accessKey: minioConfig.accessKey,
    secretKey: minioConfig.secretKey,
    ...
}

const minioChart = new k8s.helm.v2.Chart("minio",
    {
        chart: "minio",
        version: "6.0.2",
        namespace: "minio",
        values: configValues,
        fetchOpts: {
            repo: "https://helm.min.io/"
        }
    },
    {
        parent: this,
        dependsOn: [ minioNamespace ]
    },
);

This would install Minio, fetching the chart directly from the repository.

Transformations

This feature makes it possible to apply dynamic changes to Kubernetes YAML files, or even Helm charts. In our example below we use it to disable Pulumi's await logic on certain Kubernetes resources. It can be also used to fix problems with charts without the need to fork the chart (e.g.: missing namespace definitions on resources).

const minioChart = new k8s.helm.v2.Chart("minio",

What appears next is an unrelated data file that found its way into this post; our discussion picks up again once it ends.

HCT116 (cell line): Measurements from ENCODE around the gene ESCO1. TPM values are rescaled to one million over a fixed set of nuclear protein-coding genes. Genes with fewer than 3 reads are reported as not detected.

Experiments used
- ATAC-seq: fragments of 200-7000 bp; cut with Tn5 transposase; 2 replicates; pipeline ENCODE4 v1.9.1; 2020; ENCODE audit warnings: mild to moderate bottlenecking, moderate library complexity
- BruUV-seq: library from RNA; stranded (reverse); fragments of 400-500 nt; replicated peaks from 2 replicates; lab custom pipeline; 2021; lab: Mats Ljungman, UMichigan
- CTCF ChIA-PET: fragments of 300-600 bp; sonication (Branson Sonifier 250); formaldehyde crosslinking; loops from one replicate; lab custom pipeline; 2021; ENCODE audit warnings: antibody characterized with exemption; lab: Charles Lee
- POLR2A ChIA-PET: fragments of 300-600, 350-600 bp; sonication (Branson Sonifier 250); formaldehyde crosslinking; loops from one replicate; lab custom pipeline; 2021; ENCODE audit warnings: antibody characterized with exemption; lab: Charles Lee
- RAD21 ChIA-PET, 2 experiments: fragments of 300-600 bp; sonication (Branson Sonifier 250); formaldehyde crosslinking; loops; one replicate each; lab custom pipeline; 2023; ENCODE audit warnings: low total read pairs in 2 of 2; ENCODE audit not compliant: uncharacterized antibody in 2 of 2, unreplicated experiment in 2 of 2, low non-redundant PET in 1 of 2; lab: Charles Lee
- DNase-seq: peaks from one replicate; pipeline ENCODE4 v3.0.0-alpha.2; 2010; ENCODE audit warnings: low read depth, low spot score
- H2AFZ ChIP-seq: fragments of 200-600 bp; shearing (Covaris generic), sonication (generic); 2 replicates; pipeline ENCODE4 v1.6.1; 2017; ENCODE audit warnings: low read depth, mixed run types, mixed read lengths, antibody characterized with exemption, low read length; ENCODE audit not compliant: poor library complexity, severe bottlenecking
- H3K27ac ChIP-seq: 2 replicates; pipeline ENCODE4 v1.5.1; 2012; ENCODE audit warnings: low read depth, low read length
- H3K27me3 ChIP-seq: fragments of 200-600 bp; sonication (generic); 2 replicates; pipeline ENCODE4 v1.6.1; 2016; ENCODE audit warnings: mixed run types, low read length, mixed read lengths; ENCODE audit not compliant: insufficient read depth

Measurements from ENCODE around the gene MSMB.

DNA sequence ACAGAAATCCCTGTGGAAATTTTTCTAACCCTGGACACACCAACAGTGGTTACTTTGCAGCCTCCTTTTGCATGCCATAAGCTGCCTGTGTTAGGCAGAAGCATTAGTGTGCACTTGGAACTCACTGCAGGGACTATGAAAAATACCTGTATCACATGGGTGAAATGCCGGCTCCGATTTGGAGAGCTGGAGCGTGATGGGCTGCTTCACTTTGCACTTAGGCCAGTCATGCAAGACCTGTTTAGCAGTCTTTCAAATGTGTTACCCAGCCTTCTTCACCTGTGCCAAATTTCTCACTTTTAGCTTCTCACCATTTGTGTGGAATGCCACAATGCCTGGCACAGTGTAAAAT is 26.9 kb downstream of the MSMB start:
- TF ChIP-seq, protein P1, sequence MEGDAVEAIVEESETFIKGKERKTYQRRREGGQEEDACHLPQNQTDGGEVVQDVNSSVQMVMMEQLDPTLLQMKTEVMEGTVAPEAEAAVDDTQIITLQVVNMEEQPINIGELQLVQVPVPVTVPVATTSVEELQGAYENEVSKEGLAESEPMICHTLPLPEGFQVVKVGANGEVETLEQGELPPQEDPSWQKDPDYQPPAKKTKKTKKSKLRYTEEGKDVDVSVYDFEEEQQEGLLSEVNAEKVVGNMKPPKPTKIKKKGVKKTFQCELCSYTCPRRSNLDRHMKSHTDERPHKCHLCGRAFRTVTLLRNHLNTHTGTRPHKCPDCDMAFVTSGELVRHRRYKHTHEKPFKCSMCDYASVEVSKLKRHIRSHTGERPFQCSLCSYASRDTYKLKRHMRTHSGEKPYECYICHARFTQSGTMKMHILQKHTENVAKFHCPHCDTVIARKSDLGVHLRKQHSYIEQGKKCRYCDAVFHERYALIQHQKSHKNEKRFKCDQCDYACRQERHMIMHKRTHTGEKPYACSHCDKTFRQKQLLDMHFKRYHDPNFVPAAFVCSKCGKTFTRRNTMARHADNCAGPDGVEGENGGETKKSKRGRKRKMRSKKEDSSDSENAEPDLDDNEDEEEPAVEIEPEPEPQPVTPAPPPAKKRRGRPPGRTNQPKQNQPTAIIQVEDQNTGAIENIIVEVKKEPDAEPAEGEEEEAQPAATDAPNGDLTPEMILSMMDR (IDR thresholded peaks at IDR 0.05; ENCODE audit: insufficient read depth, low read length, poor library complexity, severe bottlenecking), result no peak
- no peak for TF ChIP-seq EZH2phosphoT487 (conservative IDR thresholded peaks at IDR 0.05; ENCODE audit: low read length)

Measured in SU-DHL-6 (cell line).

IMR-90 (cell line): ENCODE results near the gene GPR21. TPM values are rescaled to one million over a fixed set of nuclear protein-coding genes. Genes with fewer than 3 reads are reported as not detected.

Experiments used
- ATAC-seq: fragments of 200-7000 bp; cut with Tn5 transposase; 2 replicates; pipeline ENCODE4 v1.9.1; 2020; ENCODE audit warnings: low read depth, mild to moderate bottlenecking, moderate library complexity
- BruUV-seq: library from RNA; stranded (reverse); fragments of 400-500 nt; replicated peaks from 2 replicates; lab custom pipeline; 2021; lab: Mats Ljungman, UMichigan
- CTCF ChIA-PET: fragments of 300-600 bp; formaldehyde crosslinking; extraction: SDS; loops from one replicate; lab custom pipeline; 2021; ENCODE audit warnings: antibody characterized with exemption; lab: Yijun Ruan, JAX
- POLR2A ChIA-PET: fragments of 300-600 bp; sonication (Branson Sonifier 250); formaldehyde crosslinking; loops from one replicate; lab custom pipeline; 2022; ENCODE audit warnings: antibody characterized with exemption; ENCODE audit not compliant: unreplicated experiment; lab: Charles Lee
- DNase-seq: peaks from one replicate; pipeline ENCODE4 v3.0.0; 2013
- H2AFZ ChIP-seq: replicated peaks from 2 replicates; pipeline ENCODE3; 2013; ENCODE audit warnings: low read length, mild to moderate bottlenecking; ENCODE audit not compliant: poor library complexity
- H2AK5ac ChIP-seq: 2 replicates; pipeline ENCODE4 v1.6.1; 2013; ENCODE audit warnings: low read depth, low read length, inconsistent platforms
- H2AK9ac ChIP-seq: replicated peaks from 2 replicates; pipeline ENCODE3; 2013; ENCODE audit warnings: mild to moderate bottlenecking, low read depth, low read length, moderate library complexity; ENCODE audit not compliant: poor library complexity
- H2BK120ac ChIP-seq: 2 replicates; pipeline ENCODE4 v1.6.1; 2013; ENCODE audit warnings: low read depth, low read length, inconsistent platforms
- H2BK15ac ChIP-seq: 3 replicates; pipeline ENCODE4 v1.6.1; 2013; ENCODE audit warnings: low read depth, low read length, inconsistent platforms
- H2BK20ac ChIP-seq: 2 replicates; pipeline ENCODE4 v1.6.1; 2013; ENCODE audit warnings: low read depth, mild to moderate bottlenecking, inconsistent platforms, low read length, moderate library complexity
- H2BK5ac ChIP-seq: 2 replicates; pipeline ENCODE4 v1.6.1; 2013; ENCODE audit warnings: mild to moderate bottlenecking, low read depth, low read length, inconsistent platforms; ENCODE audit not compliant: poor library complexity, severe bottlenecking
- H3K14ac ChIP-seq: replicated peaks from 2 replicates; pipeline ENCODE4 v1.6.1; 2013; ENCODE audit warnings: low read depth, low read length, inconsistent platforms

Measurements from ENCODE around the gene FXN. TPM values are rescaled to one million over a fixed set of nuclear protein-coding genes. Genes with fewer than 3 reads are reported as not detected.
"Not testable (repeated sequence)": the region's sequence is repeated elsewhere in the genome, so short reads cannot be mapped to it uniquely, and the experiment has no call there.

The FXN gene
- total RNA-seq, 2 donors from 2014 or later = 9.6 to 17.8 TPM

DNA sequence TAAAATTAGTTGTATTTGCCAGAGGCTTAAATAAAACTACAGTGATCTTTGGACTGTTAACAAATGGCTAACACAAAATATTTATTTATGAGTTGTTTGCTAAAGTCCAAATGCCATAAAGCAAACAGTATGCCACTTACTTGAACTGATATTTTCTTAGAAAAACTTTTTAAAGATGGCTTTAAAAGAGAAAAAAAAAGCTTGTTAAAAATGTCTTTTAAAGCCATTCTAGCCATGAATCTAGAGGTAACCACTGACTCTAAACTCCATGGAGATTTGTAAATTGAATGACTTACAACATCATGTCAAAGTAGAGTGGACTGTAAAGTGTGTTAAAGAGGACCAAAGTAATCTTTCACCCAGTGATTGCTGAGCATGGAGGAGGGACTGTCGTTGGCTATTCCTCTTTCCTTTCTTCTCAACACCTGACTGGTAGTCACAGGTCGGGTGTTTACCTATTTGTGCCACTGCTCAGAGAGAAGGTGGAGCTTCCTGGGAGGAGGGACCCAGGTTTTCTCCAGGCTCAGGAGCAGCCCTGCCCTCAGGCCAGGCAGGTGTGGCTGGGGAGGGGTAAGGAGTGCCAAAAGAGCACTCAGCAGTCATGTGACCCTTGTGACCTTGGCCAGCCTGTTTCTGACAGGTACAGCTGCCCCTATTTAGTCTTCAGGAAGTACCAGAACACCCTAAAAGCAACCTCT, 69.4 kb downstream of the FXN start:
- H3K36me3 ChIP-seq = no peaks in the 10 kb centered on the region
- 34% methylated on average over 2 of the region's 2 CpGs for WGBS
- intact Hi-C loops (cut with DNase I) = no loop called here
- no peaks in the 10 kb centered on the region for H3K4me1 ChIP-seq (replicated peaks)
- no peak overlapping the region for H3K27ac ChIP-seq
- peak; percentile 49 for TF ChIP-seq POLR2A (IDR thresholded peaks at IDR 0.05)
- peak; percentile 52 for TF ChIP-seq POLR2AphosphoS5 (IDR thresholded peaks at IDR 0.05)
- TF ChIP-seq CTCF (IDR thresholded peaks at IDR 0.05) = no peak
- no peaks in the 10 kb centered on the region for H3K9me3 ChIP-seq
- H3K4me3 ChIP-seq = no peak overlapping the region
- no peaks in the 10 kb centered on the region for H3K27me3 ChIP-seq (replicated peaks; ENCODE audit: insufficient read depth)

{
        chart: "minio",
        ...
        transformations: [
            (obj: any) => {
                if (!minioConfig.persistenceStorageClassInstalled) {
                    if ((obj.kind == "PersistentVolumeClaim") || (obj.kind == "Service") || (obj.kind == "Deployment")){
                        obj.metadata.annotations = {
                            "pulumi.com/skipAwait": "true"
                        };
                    }
                }
            }
        ]
    },
    {
        parent: this,
        dependsOn: [ minioNamespace ]
    },
);

Tip: transformations doesn't yet support the removal of a resource directly, however this small trick effectively removes a given - in this case Ingress - resource: typescript transformations: [ (obj: any) => { if (obj.kind == "Ingress") { obj.apiVersion = "v1"; obj.kind = "List"; obj.items = []; } } ] This idea originates from the Pulumi Slack that I can highly recommend.

Custom components

We can encapsulate our installation logic for certain tools / functionality into their standalone reusable components. This can serve as a nice alternative for Helm charts (and it can even use Helm charts internally!). In the third example both the Minio and the Ambassador installation was packaged in their own components, making the index.ts file nice and tidy.

Conclusion

I hope that this guide made you interested in trying out Pulumi and the Civo Pulumi provider when you are working on your next Kubernetes cluster setup. Thank you for your attention and have a great day exploring!